Mother Nature's climatic vendetta against Manitoba was on full display this weekend.
After enduring the worst winter since 1898 and then waiting until well into May for spring, Manitobans are mopping up today from an all-weekend deluge that flooded basements, streets, highways and farmers' fields.
Strong winds toppled trees and knocked out power in many locales.
Branches and whole trees were lying across some city streets Sunday, blocking cars, and in some cases, crushing parked vehicles.
Florine Hotomani said she was up at 5 a.m. Sunday, but didn't hear the large tree that had fallen in front of her house on Pritchard Avenue between Charles and Aikens streets and narrowly missed her van. The tree was blocking the whole road, forcing cars to turn back.
Hotomani said she phoned 311 around 7 a.m., but was told someone had already called.
Scott Powell, a spokesman for Manitoba Hydro, said there were several large power outages Sunday morning, but most of them were resolved by the afternoon.
About 1,170 customers in North Kildonan were without power early Sunday, but back on the grid by 10 a.m., Powell said.
'It's a rather unseasonably intense system. This is the kind of storm system we'd expect in spring or fall'
Alex Forrest, head of the United Fire Fighters of Winnipeg, tweeted Sunday the storm had led to 400 calls to city firefighters over the last 24 hours -- one of the heaviest days for the department in a year.
Fort Garry was also hit by outages. About 1,300 customers were affected there, Powell said, and were back by about 6:10 a.m. Fort Garry was hit again later in the day around noon, and more than 500 customers were left without power.
The Interlake was also hit hard by power outages, Powell said. "Wherever these high winds are, that's what causes the problem," Powell said. More than 6,200 people were without power in that region, including Gimli, Arnes, Riverton and Pine Dock on Sunday, but Powell said most of that had been restored by 1 p.m.
Some of the more localized city outages were caused by trees falling onto power lines, Powell said.
"In many of these cases, finding the cause of the outage is what takes more time because you've got to actually physically patrol the line, take a look at it,and find where that issue is before you can even begin to resolve the problem," he said.
"They could affect 10 customers, or six, or three, but it takes the same amount of time to respond to that as one with 800," he said.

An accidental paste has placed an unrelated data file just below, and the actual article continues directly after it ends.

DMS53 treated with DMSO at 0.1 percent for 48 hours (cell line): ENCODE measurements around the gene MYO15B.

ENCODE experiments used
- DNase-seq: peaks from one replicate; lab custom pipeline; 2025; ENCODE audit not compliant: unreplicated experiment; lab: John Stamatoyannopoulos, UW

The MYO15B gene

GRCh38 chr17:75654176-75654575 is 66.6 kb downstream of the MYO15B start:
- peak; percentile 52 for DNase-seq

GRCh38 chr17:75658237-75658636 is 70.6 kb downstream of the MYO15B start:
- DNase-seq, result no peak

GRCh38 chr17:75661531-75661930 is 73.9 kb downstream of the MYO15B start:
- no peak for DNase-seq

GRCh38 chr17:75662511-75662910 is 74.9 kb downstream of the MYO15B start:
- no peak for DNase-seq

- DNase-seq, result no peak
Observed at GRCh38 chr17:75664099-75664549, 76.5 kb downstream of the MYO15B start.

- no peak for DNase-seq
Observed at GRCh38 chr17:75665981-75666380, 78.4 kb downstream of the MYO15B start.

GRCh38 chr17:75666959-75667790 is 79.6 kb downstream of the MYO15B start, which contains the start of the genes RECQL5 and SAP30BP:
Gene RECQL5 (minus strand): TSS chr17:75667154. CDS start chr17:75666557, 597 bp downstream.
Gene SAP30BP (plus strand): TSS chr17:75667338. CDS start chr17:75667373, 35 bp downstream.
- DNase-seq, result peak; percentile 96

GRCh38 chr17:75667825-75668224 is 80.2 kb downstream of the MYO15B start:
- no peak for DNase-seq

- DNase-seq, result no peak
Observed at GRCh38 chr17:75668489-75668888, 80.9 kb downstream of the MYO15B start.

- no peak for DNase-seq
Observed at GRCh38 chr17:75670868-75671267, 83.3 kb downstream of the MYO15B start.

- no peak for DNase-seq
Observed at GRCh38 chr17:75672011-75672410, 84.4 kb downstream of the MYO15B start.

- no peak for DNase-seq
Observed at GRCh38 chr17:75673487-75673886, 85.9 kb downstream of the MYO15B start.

Powell said Manitoba Hydro was mobilizing additional resources but couldn't speak to the exact number.
"People who haven't gone away, they're in. We're bringing in everyone we can," he said.
If people see a downed power line, stay away and don't touch any part of it, Powell said. Call Manitoba Hydro, he empahsized.
The duration of the storm was the deciding factor in how fast crews could clean up the trees and bring power back on, Powell said, but if the weather didn't relent, restoration could continue into today.
"If we continue to see these high winds, it's anybody's guess," he said.
Michelle Bailey, a spokeswoman for the city, said between Friday, when the storm started, and Sunday afternoon, there were 300 calls about broken, hanging or fallen branches and trees.
Bucket trucks were out removing bigger trees blocking roads. Most damage was in the north part of the city when the storm started, but she said reports were coming in about damage in the south end as well.
"There's a lot of damage. It's been busy. And we're looking for more. It's not slowing down right now," she said.
Basements were flooding, too. Bailey said there were 12 reports of sewer backup into basements, seven reports of clean water backups, 67 calls of plugged catch basins and two reports of overland flooding into homes.
Bailey said because many people would be out of the city for the long weekend, the actual numbers could be higher.
"Numbers are a really tough thing to be accurate about. Quite honestly, we're getting the best that we can, and I think it's really important for people to understand... this is a best-guess scenario," she said.
Rob Paola, a severe weather meteorologist for Environment Canada, said the storm is unusual for this time of year.
"It's a rather unseasonably intense system. This is the kind of storm system we'd expect in spring or fall," Paola said.
The damage was far more extensive in southern Manitoba, he said.
As of Sunday. Brandon had received 106 millimetres of rain since Friday, while Dauphin had received 80 mm. Brandon declared a state of emergency around 5 p.m. on Sunday, saying in a release the widespread overland flooding was the reason. The state of emergency gives the town some extra powers to deal with the flooding.
The rain in Dauphin didn't stop the Countryfest festivities. Every scheduled act went on stage, despite non-stop rain since 1 p.m. on Saturday, stated a press release from the festival.
Eric Irwin, Countryfest president, said the rains were some of the worst, but not the worst, he's seen since the festival's beginning.
"So far, it's not as bad as it was in 1993, when flash floods washed out the road to The Pas and people going that way couldn't leave. But we still have one more day to go, so we'll have to wait and see what Mother Nature deals us today," Irwin said in the release.
In the city, the Goldeyes game against the Fargo-Moorhead RedHawks was washed out. Winnipeg's airport had some flight cancellations and delays due to the weather affecting the runways, spokeswoman Felicia Wiltshire said. "With the winds and all the water, it's making the runways slick," she said.
The rain will continue until Tuesday, Paola said, but the worst is behind us.
"This storm has basically bottomed out in its intensity, but it's still a strong system for the next 24 hours anyways," he said.
By Wednesday, Winnipeg should see several days of uninterrupted sunshine.
Updated flood information can be found at www.gov.mb.ca/flooding.